Day Watch

dir. Bekmambetov

Opens Fri June 8

Cinema 21

2004's Night Watch was some crazy shit: A Russian horror/fantasy epic, it featured vampires, witches, shapeshifters, demonic dolls, and enough prattle about the eternal battle of good vs. evil to fill a thousand dungeonmasters' wet dreams. Based on a trilogy of Russian novels, Night Watch detailed an eons-long battle being waged in modern Moscow; predictably enough, it was a huge blockbuster in Russia. Its sequel, Day Watch, offers more of the same—vampires, demonic dolls, etc., now with 800 percent more sports cars driving along the sides of buildings, plus galloping horses crashing through brick walls and enough body-swappin' slapstick to make one long for the days of Freaky Friday. It's also totally, utterly bewildering, but I suppose that's to be expected from any plot that revolves around a magical piece of chalk. (Pssst! Russians are crazy!)

Like Night Watch, Day Watch has some fun moments, most courtesy of director Timur Bekmambetov's sharp, wacked-out visual style. But also like its predecessor, Day Watch is more bewildering than entertaining, with plot confusions that might've been excusable in the first entry of a trilogy, proving far less welcome in the second. Throw in bland characters that get steamrolled by the special effects, and you've got something that's kinda cool and kinda weird, but mostly just like having a Russian nerd show you his crappy comic book collection for a few hours. ERIK HENRIKSEN

Maxed Out

dir. Scurlock

Opens Sat June 9

Hollywood Theatre

If your first reaction after watching Maxed Out isn't to run out of the theater screaming and cut up every single credit card you have, you're probably already completely fucked.

The documentary doesn't break any new stylistic ground, but with a subject as pants-shittingly terrifying as massive, nationwide credit card debt, the filmmakers didn't need to get clever. Maxed Out covers a lot of ground during its runtime, from credit card companies' vulture-like marketing to the most marginalized people—dumb college students, poor widows, veterans, etc.—to the sleazy practices of collections agents and "debt buyers," who are shown almost literally dripping with slime. These are juxtaposed with relentlessly sad stories of people who've fallen into credit traps.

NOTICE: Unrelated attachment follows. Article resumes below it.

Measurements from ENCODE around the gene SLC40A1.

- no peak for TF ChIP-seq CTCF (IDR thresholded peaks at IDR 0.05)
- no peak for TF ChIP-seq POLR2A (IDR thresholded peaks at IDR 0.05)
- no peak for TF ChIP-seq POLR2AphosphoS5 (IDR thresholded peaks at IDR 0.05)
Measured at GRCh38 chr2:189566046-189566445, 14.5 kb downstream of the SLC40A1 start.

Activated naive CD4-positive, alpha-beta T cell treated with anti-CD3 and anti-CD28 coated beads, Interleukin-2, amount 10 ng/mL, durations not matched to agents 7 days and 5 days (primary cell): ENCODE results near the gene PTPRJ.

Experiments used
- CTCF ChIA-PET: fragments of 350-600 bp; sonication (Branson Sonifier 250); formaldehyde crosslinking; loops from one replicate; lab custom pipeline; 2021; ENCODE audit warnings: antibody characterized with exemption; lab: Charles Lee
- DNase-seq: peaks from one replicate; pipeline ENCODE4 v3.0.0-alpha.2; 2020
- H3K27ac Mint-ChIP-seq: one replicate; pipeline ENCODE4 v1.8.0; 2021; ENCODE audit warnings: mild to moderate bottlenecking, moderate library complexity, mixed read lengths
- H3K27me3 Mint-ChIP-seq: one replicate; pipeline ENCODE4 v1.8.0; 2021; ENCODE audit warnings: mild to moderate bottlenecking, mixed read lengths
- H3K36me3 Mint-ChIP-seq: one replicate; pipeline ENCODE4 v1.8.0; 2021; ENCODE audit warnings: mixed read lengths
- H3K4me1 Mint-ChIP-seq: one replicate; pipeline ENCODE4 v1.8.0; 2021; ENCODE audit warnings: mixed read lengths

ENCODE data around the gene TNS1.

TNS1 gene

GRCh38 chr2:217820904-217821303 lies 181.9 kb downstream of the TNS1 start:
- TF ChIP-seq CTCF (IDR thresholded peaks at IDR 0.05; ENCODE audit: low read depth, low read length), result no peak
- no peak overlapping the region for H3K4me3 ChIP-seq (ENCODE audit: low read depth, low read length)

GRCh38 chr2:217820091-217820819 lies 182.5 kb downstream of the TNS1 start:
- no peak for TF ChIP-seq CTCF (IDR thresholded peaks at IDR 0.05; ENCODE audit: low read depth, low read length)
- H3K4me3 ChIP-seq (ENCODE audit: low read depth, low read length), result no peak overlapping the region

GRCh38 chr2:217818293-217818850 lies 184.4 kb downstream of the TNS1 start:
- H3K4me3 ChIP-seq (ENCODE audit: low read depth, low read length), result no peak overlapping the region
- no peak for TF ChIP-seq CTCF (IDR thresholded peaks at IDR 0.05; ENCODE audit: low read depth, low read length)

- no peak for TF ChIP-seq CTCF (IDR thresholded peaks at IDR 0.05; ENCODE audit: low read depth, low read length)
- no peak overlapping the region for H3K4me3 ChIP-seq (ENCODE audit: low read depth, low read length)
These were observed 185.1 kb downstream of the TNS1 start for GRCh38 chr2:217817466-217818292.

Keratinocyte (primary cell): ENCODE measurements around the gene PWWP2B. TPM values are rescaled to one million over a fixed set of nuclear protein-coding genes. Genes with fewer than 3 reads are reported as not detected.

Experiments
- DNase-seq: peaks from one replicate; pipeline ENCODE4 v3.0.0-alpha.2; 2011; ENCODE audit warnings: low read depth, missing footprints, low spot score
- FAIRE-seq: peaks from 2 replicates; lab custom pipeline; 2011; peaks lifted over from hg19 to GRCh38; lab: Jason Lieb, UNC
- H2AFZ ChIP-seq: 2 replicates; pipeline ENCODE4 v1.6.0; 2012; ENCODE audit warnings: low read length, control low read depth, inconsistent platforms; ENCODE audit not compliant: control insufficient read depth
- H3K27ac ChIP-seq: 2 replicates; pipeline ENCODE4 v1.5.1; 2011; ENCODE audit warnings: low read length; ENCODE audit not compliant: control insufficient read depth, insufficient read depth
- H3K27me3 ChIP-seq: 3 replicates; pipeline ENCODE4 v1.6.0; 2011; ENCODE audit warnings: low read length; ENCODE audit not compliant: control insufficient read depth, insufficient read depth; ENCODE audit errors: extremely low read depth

Maxed Out also draws a bigger circle, relating Americans' credit stupidity to our monumental national debt. Turns out the US government suffers from the same problems as most of Maxed Out's hard-luck subjects: We all want lots of stuff, but we don't want to pay for it. SCOTT MOORE

Room 314

dir. Knowles

Opens Fri June 8

Living Room Theaters

Everyone knows that there's a considerable amount of genetic material slopped all over the average hotel room. It's best not to think too deeply about this; the human dramas staged in hotel rooms are usually presumed to be tawdry, slutty, and a little bit gross. In Room 314, however, only life-changing, emotionally cumbersome interactions are permitted. Michael Knowles' film is comprised of a series of vignettes about five sets of people who pass through the room: a football player has a one-night stand that convinces him to break off his engagement; a lonely alcoholic contemplates suicide; two coworkers decide against committing adultery. It's all very heavy, and the "heaviness" of the subject matter turns to "suffocating pretension" when coupled with an uninspired script and an utter indifference toward the sticky little issue of female agency. (Knowles seems incapable of writing a woman who is anything more than a foil for a masculine identity crisis. Bo-ring.) The entire effort is lackluster yet precious—like we should be impressed with the low-budget indie brilliance of it all. It's hard to be impressed when you're bored and irritated, though, and ultimately those are the only real emotions that Room 314 manages to elicit. ALISON HALLETT